Let me know if this was helpful!

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Comments (8)
  1. Anon says:

    Could you explain the options available for project managers and business analysts to get involved in work item creation and issue tracking through Team System?

    I read that Microsoft was providing free access through TFS web access.  But after reading the fine print, it looks like they may only view items that have been created or assigned to themself.  This makes it pretty much useless as they will create duplicate items, and have no concept of the general progress of the project.  It seems like a bait-and-switch to me.  Purchasing licenses for all our PMs, BAs, and UAT testers will add up quickly.  It will severely limit adoption of TFS in our organization.

    PS: It also seems strange that by default the PMs and BAs get full TFS web access, and the TFS has to remember to put them into a restrictive role in order to bring them into license compliance.  Normally you start off restricted, and get added to a more liberal role once your licensing is confirmed.

  2. John Doe says:

    Your colleagues would rather stick a fork in your eye?  Wow, thats cold.

  3. Adam Gallant (, Developer Specialist says:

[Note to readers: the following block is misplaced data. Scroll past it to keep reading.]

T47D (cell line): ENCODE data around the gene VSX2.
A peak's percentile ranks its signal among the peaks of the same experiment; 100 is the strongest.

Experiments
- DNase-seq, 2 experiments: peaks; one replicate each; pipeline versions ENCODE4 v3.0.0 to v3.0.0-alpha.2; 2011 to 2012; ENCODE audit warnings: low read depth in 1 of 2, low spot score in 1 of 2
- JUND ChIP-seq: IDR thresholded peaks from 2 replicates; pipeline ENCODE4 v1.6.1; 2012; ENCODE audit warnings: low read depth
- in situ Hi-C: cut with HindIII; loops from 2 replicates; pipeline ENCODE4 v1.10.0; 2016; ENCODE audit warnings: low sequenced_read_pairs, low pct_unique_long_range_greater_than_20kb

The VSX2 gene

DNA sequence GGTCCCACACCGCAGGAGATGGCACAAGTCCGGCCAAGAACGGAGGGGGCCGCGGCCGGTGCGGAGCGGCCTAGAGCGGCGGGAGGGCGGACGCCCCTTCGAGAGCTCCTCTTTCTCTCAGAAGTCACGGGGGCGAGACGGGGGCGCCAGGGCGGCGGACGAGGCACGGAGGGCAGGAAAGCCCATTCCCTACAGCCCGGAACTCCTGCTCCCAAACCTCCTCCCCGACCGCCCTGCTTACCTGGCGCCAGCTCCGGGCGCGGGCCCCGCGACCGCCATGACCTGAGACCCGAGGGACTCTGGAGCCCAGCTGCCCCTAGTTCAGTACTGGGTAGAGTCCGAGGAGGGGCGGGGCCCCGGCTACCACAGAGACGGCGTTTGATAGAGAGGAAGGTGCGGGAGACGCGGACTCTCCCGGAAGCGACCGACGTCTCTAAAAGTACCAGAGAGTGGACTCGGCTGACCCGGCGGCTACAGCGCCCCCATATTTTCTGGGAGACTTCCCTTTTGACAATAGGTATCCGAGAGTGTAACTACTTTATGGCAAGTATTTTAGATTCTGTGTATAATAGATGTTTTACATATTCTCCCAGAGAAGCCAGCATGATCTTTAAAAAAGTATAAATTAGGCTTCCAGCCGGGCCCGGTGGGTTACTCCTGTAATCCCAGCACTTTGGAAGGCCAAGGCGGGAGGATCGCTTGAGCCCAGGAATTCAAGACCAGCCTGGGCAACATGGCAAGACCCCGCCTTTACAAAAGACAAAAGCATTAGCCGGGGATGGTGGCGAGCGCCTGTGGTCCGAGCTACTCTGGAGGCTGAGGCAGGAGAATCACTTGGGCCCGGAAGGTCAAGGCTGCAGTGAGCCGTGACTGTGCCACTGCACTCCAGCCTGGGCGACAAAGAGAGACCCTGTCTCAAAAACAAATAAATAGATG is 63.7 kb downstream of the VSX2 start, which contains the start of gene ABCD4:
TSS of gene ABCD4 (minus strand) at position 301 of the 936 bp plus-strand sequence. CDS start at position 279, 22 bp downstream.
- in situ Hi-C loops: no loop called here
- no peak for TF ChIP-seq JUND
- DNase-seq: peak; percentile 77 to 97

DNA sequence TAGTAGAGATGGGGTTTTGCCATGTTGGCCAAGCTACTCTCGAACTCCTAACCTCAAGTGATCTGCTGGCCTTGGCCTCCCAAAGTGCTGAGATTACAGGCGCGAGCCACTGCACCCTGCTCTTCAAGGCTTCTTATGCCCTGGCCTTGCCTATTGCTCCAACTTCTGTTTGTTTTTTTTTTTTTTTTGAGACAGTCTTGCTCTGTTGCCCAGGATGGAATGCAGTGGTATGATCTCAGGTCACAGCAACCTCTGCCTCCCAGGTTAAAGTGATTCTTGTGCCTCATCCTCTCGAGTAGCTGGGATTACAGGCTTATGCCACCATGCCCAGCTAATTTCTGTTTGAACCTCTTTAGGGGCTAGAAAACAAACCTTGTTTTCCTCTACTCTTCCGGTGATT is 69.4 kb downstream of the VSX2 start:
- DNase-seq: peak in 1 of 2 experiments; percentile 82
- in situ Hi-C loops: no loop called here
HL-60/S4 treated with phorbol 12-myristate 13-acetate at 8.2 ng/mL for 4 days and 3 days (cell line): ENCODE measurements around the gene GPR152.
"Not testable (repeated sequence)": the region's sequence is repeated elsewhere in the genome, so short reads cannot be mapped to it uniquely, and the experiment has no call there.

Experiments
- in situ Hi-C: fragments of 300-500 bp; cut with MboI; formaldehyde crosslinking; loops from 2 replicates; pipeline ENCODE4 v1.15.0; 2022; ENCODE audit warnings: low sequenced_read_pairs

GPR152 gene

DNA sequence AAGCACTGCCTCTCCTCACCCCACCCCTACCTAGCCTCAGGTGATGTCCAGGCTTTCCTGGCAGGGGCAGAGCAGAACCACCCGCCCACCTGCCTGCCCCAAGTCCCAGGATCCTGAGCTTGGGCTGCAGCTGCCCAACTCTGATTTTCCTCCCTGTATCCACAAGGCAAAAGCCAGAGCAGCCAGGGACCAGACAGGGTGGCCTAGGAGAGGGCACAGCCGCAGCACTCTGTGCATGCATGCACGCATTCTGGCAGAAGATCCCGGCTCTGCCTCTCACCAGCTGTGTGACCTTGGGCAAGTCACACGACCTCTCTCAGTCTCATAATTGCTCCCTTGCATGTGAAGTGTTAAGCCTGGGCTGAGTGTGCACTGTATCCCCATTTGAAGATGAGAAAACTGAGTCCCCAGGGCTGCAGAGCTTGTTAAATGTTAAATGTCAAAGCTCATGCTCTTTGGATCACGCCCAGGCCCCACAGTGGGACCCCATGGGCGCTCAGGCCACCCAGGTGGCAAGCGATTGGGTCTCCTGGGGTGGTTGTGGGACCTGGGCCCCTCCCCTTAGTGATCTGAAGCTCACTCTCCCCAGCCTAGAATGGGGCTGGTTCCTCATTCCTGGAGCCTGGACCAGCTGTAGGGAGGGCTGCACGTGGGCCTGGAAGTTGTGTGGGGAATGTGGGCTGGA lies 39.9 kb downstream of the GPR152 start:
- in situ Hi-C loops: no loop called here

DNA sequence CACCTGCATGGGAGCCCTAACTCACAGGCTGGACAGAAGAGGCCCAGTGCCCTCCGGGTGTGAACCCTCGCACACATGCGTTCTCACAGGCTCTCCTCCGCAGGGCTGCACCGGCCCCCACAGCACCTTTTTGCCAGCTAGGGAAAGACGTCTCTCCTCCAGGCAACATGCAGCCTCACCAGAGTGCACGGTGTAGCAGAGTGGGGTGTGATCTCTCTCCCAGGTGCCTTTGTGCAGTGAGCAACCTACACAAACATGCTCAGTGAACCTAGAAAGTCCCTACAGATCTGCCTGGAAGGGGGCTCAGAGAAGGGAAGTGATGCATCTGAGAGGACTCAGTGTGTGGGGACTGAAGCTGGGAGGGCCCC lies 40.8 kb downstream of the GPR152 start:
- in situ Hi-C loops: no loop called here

Hi Anon,

    TFS has a client license access requirement for all users. With that license, a user can use all of the capabilities that TFS offers, using any method they wish (for example, from Project Pro, Excel, TFS Web Access, the Team Project Portal, Team Explorer, etc). They use their normal licensing to gain access to the office front ends, or can download and use Team Explorer for free, or work through their browser.

    In the case of a developer, normally they get this client access license (CAL) included with their Visual Studio with MSDN license, so no need for a CAL.

    There is one exception to the need for the CAL, as you pointed out. That is for creating your own work items. This is mainly to support things like bug submissions, requirements submissions, etc. That was the intent of the license exception.

    Hope this clarifies it for you… if you have any additional questions regarding the tooling and licensing, please reach out to us.

  4. Ruth Morton says:

    John Doe –

    Ha – I had to go back and re-read my sentence! Yeah that would be harsh. I suppose I could have worded that better. At least, I don't think any of my colleagues want to stick a fork in my eye…

  5. Rajiv says:

    Wow! that was nice and simple.

  6. bob h says:

    great blog but lacking details such as price tiers etc

    i read text only while on the road so could not watch the video

  7. alex says:

    I concur with Bob H.  Blog is incomplete without pricing details.  I find this to be an ongoing issue with Microsoft.  They're very truculent about telling you how much it's going to cost.  I realize Microsoft offers a lot of different software, but how about a simple example using Office Professional?

  8. Ruth Morton says:

    Bob H and Alex – The problem with pricing is that it's so dependant on the product and of course there are always changes to pricing. I'll speak to some folks that are more familiar with our pricing than I am and see if I can come up with something.

    Your feedback is appreciated!